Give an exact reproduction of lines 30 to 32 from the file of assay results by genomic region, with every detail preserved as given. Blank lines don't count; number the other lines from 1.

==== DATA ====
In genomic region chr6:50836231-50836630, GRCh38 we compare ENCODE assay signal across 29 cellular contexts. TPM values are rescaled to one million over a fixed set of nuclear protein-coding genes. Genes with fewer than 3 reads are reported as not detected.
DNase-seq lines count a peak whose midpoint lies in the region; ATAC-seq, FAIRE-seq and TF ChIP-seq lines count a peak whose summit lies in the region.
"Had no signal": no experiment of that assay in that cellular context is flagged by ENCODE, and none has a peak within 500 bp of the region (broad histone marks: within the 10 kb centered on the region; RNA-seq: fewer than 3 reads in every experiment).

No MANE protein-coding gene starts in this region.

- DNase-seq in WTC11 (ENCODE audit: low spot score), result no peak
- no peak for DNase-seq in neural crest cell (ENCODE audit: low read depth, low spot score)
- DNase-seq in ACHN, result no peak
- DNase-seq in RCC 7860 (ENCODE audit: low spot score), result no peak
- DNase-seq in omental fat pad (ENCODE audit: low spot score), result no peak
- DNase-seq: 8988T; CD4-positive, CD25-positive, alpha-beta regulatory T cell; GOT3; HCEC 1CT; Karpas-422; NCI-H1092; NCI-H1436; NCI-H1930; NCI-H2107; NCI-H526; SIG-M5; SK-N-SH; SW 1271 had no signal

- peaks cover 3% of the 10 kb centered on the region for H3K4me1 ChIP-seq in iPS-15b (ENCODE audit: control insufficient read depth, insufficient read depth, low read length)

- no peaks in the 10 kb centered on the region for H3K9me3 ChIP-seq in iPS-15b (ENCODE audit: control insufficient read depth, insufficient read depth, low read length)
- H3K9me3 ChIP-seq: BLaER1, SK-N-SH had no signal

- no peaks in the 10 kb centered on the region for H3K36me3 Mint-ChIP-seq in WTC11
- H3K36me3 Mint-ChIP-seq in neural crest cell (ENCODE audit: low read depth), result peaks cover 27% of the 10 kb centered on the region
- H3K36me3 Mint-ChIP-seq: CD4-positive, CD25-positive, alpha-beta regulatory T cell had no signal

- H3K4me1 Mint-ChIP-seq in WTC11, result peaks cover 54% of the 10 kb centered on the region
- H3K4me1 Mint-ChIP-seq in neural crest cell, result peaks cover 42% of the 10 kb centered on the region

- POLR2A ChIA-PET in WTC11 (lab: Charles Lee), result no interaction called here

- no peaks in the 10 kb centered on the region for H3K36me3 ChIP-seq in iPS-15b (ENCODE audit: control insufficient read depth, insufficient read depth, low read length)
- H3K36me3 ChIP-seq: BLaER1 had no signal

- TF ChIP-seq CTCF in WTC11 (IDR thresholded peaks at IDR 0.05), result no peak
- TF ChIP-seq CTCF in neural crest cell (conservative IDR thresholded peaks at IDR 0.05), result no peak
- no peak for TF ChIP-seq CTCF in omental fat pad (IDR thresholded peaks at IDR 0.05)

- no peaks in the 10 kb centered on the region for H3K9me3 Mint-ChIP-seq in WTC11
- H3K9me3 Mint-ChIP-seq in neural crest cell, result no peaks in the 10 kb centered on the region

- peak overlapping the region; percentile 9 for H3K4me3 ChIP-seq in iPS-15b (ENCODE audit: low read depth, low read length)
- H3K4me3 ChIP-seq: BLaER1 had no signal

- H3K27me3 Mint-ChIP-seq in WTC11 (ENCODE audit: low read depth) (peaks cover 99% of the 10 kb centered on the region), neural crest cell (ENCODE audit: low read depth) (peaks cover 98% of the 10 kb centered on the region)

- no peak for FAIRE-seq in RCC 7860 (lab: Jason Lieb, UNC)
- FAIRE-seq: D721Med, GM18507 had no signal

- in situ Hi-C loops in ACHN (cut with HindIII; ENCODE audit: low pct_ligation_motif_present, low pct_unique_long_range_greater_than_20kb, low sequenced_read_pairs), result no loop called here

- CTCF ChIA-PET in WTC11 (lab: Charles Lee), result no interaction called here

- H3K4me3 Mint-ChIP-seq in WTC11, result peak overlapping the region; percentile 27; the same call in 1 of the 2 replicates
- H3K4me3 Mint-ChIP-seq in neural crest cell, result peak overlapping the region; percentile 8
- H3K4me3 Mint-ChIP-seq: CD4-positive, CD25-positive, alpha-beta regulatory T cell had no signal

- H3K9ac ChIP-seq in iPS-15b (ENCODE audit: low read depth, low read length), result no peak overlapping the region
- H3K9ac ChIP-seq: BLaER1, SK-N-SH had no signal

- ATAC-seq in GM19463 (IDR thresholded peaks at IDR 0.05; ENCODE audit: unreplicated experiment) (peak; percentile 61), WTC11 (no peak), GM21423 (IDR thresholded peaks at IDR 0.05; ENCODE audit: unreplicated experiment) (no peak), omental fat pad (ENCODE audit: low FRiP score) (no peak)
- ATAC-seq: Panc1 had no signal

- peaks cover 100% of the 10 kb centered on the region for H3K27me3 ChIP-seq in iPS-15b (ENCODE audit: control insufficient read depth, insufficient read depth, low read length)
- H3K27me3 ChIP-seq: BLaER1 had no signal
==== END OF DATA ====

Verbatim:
- no peak for FAIRE-seq in RCC 7860 (lab: Jason Lieb, UNC)
- FAIRE-seq: D721Med, GM18507 had no signal

- in situ Hi-C loops in ACHN (cut with HindIII; ENCODE audit: low pct_ligation_motif_present, low pct_unique_long_range_greater_than_20kb, low sequenced_read_pairs), result no loop called here